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Home :: Archive :: 2002 :: November ::
Re: Recent Discovery of T. Jenkins' Diary
The Shakespeare Conference: SHK 13.2265  Tuesday, 12 November 2002

[1]     From:   Richard Burt <
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        Date:   Monday, 11 Nov 2002 13:54:30 -0500
        Subj:   Re: Recent Discovery of T. Jenkins' Diary

[2]     From:   Bob Grumman <
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        Date:   Monday, 11 Nov 2002 16:21:44 -0500
        Subj:   Re: Recent Discovery of T. Jenkins' Diary

[3]     From:   Al Magary <
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        Date:   Monday, 11 Nov 2002 16:12:27 -0800
        Subj:   Re: Recent Discovery of T. Jenkins' Diary


[1]-----------------------------------------------------------------
From:           Richard Burt <
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Date:           Monday, 11 Nov 2002 13:54:30 -0500
Subject:        Re: Recent Discovery of T. Jenkins' Diary (Titus Andronicus)

Though I wouldn't take listserv criticisms of my posts personally and
think people should be free to flame as they wish, I also think that
Alexander is quite right to ask that people give people on the listserv
the benefit of the doubt when it comes to their posting new info, even
it turns out that the info is wrong.  Surely, Alexander, like everyone
else on the listserv, I would think, is motivated to post by a desire to
share info with others who may have an interest in or use for it.
Best,
Richard

[2]-------------------------------------------------------------
From:           Bob Grumman <
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Date:           Monday, 11 Nov 2002 16:21:44 -0500
Subject: 13.2249 Re: Recent Discovery of T. Jenkins' Diary
Comment:        Re: SHK 13.2249 Re: Recent Discovery of T. Jenkins' Diary
(Titus Andronicus)

Alexander Huang writes,

>As
>scholars, shouldn't our first reaction to any thing like this be
>carefully seeking more information from different perspectives than
>carelessly dismissing it?

(1) immediate dismissal of an obvious hoax is not necessarily
"careless";

(2) scholars have better things to do than seek more information when
the available information is more than enough to establish beyond
reasonable doubt that something is a hoax.

--Bob G.

[3]-------------------------------------------------------------
From:           Al Magary <
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Date:           Monday, 11 Nov 2002 16:12:27 -0800
Subject: 13.2249 Re: Recent Discovery of T. Jenkins' Diary
Comment:        Re: SHK 13.2249 Re: Recent Discovery of T. Jenkins' Diary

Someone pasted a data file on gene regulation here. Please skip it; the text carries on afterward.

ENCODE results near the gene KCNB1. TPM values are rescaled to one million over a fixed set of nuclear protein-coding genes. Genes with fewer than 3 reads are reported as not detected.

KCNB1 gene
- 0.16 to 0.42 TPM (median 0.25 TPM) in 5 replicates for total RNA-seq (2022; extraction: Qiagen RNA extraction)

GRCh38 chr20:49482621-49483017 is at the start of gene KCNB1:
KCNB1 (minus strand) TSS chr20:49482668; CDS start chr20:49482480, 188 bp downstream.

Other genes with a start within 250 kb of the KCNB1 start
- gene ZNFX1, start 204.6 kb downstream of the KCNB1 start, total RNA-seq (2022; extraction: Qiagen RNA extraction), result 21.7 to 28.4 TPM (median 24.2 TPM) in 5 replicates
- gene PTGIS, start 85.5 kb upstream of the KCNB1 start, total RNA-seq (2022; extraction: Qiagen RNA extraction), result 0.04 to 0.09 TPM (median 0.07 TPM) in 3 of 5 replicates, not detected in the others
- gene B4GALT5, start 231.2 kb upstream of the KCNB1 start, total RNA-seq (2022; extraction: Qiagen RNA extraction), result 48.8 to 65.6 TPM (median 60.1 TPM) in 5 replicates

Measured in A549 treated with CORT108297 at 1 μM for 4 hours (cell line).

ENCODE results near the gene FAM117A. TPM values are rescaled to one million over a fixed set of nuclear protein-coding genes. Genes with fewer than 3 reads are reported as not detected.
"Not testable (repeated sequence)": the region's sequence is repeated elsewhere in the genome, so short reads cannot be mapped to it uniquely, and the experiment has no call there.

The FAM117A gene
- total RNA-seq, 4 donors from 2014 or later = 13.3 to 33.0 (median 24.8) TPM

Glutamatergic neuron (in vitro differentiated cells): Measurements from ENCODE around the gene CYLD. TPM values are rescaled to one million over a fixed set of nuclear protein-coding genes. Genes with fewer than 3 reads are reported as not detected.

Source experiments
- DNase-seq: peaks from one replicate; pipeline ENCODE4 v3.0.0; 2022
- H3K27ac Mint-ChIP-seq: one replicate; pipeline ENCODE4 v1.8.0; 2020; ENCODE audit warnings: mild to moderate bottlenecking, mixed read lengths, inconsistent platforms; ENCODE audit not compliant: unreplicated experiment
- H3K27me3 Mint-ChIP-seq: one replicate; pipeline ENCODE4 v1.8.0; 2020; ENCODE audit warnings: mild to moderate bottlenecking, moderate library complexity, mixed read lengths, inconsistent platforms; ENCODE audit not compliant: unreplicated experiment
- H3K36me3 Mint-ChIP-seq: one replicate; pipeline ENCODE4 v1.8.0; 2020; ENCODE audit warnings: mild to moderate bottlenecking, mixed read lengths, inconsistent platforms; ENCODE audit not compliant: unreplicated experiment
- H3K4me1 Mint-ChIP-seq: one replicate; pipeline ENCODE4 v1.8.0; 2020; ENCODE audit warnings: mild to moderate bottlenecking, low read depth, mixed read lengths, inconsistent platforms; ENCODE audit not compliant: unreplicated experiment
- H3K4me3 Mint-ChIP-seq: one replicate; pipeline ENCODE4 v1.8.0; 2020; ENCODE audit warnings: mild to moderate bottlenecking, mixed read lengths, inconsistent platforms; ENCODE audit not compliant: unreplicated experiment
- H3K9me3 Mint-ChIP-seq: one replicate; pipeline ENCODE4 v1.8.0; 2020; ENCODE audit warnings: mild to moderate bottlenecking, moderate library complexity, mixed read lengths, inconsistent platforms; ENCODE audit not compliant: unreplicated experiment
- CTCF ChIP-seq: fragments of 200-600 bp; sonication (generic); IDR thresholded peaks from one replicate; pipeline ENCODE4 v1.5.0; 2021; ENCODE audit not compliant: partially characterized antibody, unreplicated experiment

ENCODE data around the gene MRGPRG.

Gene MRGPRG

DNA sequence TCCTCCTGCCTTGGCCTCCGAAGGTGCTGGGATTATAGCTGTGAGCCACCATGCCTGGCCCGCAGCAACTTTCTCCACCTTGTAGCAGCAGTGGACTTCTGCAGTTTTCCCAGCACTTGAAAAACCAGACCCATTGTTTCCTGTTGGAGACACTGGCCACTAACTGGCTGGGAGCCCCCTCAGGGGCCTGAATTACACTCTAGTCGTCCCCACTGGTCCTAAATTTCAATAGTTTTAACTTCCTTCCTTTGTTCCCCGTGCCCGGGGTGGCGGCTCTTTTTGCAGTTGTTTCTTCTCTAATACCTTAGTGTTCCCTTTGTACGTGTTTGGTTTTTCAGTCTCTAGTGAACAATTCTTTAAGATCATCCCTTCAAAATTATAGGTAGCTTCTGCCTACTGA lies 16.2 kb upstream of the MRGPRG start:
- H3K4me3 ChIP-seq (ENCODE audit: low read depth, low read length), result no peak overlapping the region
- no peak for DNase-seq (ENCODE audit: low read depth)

(Titus Andronicus)

One should be as skeptical of new Shakespeare discoveries as of all
startling, news-worthy discoveries of documents, artifacts, and ruins,
especially when there are a lot in a short time.  As a layman
hereabouts, monitor of Internet phenomena, and consumer of current
events, I think Mr. Huang might have been more skeptical at the outset,
and probably not have posted.

Startling discoveries seem to be the order of the day on the Internet.
Over on the MapHist list a new topic is Graham Menzies' book claiming
the Chinese discovered America in 1421 and built the Newport Tower, in
Rhode Island--something that surprises colonial archaeologists who have
dated it to the 18th century, patterned on an English windmill.  Earlier
that list had discussed a new series of tests on the Vinland Map, which
again seems to be forgery.  On one of the medieval lists a recent topic
was the stone ossuary with claimed connections to Jesus' family--though
the given names inscribed on it were common in that era.  On this list
there have been recent threads about new portraits of Sh. and
Southampton and the on-again, off-again attribution of the Funeral
Elegy.  And many historical lists have recently dwelled on allegations
of fakery and/or incompetent research by Michael Bellesiles in _Arming
America_.  (Science lists have been talking about cases of scientific
fraud at Bell Labs and Lawrence Berkeley Lab.)  Lastly, a famous mystery
writer, Patricia Cornwell, has spent $6m to research what she says is
proof, in her new bestseller, of who Jack the Ripper was--painter Walter
Sickert--partially based on coincidental use of the same widely used
writing paper.

All these items just spring out of recent memory.  No extensive research
is needed to reveal that scholars and publicity seekers, academics and
cranks, researchers and monomaniacs, scientists and fakers, bump into
each other on the same trails.

Speaking as a layman here, I believe it is still useful for scholars to
repeat the Missouri motto:  Show me.

A question:  If an undergraduate attempted a documentary hoax in a
regular class, wouldn't Harvard want to have a word with him?  It is not
clear if the student is no longer registered in the class or at the
college.

>...the listserv fails to meet my expectations as a place for
>rational discussions.

For a moderated list, whose moderator has recently issued some useful
advisories and cease-and-desist orders, I find SHAKSPER to be the most
rational of the dozen historical and literary lists I subscribe to.

>Some times, the atmosphere on the listserv resembles that in a tavern
>brawl (in many other email threads) and not that of rational debates in
>the academia. May I humbly suggest that this be changed. Let no more of
>the precious time of any of us be wasted on this.

Mr. Huang is too huffy, rejects responsibility, and throws the blame
onto the listmembers.  Some of the responses were ill-tempered, as I
would expect, but nowhere near as inflammatory as on other lists.

Al Magary

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